Jacklighting by Ann Beattie, 1982
The magic trick:
Mixing reasons for sadness: marital infidelity and death
This is probably my favorite Ann Beattie story. It’s really somber and really affecting.
In it, we find what is pretty much a Beattie trope: an instance of casual infidelity. It’s flaunted really. The narrator’s husband thinks he might be in love with one of his students. Oh, OK. Sure. Great.
These moments in Beattie’s story often throw me. It’s obviously a problem. It obviously hurts the narrator here. It might be the heart of the story. But it’s not a deal breaker. It’s a conflict, not a conclusion. Her stories’ moral compass often feels unfamiliar to my own.
Not her fault. Not her problem. But it’s still a fact. It often keeps me from really feeling the stories truly, because I just can’t fit my brain into this reality.
So, that situation again shows itself here in this story for me. But we have an opposing emotional force present as well. “Jacklighting” features a death in the family. The whole story is told through the lens of nostalgia; memories of the boy who is no longer present.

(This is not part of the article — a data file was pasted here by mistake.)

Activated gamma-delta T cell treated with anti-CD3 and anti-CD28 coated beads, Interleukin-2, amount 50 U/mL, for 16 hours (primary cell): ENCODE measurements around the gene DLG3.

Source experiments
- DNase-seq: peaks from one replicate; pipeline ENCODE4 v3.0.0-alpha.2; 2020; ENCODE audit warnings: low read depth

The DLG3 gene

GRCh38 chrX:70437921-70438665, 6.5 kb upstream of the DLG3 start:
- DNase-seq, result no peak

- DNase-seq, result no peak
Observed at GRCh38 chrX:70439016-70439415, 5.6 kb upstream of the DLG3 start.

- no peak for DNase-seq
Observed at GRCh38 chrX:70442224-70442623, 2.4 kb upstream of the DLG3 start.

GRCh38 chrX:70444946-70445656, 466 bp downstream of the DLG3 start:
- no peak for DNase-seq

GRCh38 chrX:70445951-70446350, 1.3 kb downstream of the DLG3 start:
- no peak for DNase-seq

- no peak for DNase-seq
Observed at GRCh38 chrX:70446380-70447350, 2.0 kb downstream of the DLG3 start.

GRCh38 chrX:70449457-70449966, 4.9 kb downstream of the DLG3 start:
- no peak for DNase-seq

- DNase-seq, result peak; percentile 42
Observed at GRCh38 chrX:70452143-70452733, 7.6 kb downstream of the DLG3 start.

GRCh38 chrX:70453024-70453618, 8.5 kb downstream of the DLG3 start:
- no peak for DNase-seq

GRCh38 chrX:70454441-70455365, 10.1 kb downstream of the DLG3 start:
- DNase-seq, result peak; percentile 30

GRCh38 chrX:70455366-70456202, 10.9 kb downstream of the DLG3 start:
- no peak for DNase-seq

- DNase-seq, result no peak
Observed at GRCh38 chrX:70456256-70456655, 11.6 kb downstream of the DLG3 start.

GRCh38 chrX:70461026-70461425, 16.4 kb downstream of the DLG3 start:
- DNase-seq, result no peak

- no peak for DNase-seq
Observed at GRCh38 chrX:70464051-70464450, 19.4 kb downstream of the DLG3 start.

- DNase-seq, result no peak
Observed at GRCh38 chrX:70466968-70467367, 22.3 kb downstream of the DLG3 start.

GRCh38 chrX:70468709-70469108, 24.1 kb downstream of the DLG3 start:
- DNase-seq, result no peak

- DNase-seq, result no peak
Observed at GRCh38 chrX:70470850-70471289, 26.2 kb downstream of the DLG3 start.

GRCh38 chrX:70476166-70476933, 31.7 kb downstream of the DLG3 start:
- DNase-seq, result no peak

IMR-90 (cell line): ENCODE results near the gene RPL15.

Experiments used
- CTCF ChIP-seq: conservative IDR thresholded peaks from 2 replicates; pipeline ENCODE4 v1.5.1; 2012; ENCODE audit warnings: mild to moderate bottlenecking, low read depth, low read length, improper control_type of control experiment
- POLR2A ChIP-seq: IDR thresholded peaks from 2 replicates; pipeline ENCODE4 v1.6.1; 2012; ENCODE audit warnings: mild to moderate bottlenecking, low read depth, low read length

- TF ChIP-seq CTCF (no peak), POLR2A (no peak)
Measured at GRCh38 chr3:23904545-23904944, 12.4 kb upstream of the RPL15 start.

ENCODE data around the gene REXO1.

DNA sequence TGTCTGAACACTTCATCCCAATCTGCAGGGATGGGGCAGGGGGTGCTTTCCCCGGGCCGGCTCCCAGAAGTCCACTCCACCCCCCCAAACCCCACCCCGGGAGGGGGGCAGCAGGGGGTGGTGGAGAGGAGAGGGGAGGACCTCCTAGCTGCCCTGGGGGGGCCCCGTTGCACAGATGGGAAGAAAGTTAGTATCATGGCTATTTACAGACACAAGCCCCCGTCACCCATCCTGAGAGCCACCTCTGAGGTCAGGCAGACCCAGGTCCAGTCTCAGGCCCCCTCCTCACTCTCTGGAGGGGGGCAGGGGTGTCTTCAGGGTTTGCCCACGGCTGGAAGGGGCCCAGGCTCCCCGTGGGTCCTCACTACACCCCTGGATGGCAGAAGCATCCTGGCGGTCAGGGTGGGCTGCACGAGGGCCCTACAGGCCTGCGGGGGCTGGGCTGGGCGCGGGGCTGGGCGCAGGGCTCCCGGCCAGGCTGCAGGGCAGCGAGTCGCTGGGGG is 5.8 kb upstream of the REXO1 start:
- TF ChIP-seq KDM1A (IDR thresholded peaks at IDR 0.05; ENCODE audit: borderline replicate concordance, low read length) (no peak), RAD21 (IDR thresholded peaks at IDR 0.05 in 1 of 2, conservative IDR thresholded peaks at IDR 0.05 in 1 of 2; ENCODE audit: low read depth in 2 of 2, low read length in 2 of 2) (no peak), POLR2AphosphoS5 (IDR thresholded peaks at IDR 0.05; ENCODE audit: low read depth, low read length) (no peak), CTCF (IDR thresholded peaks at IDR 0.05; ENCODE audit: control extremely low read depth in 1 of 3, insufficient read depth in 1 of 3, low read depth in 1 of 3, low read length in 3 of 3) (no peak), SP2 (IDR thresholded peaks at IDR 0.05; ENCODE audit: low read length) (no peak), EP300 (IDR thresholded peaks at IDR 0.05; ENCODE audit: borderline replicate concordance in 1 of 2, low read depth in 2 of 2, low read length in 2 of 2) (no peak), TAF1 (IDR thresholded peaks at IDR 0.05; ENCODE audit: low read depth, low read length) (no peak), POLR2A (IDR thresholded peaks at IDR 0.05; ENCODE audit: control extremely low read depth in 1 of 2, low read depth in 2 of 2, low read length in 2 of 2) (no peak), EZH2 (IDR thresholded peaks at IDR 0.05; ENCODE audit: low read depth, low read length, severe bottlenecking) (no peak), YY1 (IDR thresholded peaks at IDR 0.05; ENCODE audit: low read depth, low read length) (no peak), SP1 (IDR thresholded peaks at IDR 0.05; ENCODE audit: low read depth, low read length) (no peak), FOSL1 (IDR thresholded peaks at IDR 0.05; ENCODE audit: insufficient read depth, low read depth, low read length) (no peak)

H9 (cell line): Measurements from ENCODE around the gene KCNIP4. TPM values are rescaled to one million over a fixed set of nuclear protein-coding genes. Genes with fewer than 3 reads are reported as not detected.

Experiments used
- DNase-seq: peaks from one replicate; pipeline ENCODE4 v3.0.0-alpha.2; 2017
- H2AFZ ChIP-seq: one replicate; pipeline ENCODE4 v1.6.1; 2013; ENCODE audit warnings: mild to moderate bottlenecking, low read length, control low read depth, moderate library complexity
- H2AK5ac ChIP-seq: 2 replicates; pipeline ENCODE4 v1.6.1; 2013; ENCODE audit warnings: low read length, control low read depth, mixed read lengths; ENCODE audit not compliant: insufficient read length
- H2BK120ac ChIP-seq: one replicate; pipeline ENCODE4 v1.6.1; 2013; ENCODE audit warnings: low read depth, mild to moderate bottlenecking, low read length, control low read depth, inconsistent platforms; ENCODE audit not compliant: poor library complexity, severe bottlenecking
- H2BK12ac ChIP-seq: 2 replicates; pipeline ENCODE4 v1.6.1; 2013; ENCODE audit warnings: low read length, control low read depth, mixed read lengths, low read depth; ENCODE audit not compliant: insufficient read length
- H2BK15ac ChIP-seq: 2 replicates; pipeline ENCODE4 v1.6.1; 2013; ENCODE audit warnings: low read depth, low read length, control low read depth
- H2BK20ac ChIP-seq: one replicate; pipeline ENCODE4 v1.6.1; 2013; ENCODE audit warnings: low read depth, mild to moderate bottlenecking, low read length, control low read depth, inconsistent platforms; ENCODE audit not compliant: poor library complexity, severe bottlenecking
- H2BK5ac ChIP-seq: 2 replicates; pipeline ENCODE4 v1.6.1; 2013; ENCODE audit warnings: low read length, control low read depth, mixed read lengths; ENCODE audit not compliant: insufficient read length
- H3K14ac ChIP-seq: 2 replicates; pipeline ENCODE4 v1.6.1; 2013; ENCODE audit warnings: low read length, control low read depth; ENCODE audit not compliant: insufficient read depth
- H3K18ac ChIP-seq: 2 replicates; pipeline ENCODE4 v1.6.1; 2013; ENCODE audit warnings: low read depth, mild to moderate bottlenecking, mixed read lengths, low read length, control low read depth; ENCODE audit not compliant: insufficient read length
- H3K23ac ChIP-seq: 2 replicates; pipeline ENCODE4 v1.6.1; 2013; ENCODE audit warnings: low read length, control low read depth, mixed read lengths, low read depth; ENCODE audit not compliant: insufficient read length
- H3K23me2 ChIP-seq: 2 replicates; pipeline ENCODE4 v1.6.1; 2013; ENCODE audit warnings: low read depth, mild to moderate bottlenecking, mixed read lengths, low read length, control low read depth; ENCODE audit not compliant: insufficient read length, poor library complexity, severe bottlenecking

Suddenly, this detached reaction to infidelity feels more appropriate. It does pale in comparison to the finality of death. It finds what feels like a sensible place in this story’s emotional hierarchy. The resulting tone is really something special. You can really feel this story, not just read.
And that’s quite a trick on Beattie’s part.
Wynn is standing in the field across from the house, pacing, head down, the bored little boy grown up.
“When wasn’t he foolish?” Spence says, walking through the living room. “What kind of sense does it make to turn against him now for being a fool?”
“He calls it mid-life crisis, Spence, and he’s going to be thirty-two in September.”
“I know when his birthday is. You hint like this every year. Last year at the end of August you dropped it into conversation that the two of you were doing something or other to celebrate his birthday.”
“We went to one of those places where a machine shoots baseballs at you. His birthday present was ten dollars’ worth of balls pitched at him, I gave him a Red Sox baseball cap. He lost it the same day.”
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